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Subject: RE: BS: A Story, which beggars belief
From: McGrath of Harlow
Date: 07 Nov 08 - 08:59 AM

My mistake.

Not really - the diversion started with "But Islam bears some of the blame here, because Islamic religious leaders do not speak out and condemn it." Which prompted Carol, reasonably enough, to question that assumption.
..........................
Sometimes its harder to stand out against small things than against big things. Outright bigotry or brutality has to be built up to in order to be accepted as the norm. Jokes about "PC" can be a good way of doing that.


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Subject: RE: BS: A Story, which beggars belief
From: jacqui.c
Date: 07 Nov 08 - 08:05 AM

Nicely put Kevin - in every day life it is possible to see this. It is so much easier to go along with the crowd. I've seen cases where a manager in the office was openly derisive of one of his staff and the majority of the rest took his lead. Standing up to that is frightening, and there was no physical threat involved in those situations.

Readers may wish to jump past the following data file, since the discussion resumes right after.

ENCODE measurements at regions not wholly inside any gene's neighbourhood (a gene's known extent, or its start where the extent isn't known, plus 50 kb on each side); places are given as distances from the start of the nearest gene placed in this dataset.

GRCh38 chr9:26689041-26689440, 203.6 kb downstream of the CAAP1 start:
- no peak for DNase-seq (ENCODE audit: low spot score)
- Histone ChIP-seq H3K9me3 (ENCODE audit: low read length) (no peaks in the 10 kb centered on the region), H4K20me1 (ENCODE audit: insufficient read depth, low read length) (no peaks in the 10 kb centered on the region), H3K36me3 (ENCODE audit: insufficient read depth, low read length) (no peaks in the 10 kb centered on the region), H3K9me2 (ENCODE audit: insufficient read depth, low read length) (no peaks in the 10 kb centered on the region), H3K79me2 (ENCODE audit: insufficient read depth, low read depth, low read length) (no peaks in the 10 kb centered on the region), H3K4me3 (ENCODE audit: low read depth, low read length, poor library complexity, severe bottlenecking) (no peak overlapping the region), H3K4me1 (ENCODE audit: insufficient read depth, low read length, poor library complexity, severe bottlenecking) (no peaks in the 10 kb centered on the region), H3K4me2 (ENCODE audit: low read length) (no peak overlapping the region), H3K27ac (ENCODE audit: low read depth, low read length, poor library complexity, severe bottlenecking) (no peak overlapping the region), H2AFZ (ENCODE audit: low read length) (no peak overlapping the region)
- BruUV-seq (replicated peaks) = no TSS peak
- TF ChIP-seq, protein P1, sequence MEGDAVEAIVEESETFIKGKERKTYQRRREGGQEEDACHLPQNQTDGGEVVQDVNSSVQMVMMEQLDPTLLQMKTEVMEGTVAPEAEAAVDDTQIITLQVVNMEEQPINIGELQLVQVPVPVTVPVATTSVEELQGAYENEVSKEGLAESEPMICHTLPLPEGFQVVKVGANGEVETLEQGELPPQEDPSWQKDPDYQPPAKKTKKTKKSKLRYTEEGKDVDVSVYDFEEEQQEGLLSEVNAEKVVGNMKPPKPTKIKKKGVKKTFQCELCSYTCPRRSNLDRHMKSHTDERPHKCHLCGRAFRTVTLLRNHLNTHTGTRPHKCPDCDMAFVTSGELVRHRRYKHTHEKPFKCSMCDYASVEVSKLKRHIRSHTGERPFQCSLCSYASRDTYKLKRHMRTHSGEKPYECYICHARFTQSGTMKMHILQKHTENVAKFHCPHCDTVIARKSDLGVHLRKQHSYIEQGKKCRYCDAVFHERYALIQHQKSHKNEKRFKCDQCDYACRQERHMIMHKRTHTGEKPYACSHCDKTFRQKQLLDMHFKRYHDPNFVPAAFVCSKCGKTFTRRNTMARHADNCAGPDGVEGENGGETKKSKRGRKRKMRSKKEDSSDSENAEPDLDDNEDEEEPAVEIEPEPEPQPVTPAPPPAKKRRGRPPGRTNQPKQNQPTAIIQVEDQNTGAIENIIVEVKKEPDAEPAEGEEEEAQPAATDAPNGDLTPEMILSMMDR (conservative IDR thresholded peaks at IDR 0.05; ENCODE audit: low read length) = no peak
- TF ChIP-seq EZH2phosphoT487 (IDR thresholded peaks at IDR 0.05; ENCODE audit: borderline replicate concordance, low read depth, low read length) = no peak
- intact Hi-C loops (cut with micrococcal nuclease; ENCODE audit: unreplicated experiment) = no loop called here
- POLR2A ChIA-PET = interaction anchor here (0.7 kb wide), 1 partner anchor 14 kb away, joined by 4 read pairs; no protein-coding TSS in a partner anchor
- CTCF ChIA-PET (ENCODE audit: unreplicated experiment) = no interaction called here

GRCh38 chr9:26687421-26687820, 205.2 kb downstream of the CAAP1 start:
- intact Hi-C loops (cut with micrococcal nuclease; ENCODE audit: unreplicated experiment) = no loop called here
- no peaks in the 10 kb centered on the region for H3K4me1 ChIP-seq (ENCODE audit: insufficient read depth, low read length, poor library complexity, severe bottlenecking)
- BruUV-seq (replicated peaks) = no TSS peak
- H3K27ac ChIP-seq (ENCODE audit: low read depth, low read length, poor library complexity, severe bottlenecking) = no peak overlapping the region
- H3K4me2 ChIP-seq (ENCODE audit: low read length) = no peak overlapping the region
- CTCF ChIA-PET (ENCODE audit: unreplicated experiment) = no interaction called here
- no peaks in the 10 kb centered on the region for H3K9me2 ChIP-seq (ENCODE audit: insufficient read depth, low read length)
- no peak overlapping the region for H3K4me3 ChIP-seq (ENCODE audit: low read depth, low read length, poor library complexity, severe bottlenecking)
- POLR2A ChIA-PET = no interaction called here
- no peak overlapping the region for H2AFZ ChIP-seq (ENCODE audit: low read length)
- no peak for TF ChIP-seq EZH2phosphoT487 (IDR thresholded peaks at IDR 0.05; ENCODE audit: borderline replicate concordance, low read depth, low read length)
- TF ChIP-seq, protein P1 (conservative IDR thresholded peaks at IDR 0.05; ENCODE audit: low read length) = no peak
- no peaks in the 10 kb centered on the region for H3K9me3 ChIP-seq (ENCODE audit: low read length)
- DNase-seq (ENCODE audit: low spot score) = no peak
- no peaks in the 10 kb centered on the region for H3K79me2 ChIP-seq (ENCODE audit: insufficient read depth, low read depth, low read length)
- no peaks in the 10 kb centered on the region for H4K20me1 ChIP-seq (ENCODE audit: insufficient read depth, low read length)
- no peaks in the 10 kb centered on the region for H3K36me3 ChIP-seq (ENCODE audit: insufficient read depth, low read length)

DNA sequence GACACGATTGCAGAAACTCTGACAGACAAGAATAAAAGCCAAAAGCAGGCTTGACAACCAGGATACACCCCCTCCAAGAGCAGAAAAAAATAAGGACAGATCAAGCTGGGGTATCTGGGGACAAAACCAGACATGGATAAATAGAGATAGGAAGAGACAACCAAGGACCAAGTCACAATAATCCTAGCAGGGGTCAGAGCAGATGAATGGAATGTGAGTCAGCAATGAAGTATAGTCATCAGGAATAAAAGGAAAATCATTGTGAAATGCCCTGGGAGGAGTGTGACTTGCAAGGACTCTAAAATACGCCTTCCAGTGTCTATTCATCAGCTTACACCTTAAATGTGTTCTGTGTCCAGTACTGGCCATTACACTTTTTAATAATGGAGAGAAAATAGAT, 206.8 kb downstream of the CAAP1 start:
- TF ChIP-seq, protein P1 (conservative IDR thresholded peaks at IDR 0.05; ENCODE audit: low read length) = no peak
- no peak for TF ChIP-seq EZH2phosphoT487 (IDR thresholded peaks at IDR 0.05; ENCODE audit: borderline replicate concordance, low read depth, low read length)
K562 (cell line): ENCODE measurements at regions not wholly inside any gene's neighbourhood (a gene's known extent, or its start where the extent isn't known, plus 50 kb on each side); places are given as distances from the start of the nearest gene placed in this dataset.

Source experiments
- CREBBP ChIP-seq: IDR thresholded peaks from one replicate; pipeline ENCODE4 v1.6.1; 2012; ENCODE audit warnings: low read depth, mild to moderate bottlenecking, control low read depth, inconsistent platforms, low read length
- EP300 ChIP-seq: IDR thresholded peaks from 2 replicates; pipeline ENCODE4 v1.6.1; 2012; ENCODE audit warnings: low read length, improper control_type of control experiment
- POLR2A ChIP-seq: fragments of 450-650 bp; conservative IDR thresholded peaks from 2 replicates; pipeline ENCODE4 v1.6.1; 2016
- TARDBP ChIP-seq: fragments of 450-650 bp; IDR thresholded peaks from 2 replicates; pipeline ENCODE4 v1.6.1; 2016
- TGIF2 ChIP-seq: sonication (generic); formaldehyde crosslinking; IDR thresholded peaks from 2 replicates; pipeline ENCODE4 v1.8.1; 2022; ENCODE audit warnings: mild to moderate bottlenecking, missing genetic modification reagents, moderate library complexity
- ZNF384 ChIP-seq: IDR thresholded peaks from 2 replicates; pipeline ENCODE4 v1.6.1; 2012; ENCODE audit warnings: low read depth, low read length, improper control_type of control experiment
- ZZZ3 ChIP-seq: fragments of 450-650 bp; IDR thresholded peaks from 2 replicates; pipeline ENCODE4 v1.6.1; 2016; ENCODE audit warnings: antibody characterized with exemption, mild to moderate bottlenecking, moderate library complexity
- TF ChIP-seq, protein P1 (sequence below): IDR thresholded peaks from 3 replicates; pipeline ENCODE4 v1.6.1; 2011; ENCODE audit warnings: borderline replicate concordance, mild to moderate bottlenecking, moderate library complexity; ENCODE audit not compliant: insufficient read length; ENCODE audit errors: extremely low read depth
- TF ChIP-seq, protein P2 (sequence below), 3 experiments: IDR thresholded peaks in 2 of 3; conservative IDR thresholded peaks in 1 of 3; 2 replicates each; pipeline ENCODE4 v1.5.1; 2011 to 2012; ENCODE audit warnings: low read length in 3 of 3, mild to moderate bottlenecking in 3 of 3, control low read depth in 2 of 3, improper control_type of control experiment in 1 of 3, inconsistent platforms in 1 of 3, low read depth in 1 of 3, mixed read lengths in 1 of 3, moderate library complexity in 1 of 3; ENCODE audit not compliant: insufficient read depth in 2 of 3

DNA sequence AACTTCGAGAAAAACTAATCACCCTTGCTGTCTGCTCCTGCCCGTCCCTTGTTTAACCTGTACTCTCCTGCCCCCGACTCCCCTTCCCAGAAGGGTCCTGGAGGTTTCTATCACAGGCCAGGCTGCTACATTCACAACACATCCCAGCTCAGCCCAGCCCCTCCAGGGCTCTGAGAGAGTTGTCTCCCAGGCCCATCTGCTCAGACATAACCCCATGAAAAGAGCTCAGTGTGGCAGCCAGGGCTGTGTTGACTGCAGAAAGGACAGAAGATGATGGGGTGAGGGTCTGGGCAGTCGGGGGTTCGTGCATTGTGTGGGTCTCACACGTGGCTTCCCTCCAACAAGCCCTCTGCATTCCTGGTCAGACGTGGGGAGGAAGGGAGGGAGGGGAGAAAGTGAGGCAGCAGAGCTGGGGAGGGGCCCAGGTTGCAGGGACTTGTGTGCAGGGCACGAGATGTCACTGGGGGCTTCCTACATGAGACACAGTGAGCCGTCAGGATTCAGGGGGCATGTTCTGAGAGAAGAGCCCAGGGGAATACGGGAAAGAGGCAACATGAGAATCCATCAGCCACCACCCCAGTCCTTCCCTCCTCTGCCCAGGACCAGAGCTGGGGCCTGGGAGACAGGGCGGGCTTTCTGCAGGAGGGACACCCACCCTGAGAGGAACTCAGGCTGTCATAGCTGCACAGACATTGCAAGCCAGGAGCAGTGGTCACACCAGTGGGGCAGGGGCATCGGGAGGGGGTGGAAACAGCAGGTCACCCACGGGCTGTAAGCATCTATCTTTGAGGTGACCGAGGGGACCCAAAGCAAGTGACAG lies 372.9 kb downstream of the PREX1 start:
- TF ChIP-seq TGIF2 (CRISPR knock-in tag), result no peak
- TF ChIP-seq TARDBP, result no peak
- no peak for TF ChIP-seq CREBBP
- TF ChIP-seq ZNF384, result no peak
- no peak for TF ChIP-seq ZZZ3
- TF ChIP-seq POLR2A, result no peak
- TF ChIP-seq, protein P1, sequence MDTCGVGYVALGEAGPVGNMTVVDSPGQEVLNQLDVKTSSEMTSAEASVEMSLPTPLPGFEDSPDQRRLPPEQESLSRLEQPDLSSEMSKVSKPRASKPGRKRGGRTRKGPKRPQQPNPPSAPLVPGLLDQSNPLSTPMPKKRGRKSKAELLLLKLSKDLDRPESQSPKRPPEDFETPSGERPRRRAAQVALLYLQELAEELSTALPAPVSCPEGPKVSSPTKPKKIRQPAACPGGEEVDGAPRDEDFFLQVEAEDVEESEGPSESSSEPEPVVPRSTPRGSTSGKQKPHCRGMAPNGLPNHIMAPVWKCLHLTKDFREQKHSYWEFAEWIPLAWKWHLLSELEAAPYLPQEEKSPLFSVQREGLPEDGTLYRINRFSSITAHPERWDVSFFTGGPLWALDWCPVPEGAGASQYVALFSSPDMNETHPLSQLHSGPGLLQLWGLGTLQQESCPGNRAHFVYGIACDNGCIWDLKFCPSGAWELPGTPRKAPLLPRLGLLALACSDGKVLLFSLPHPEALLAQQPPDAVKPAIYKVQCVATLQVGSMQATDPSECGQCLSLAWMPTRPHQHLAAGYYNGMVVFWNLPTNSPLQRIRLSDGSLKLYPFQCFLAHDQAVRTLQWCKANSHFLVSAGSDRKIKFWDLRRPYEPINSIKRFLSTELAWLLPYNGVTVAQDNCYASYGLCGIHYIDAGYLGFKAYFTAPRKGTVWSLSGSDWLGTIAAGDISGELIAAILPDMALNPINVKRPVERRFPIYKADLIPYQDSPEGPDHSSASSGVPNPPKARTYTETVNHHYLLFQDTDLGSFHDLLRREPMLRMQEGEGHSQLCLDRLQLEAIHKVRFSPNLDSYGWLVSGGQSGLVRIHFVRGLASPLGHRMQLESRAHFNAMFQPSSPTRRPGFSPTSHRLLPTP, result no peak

I was always on the outside because I wasn't interested in sport or the TV soaps and said so. That can occasionally be a lonely place and not too comfortable. Think how it would be in a situation such as a dictatorship or a fundamentalist society, where swimming against the stream could endanger your and your family's life.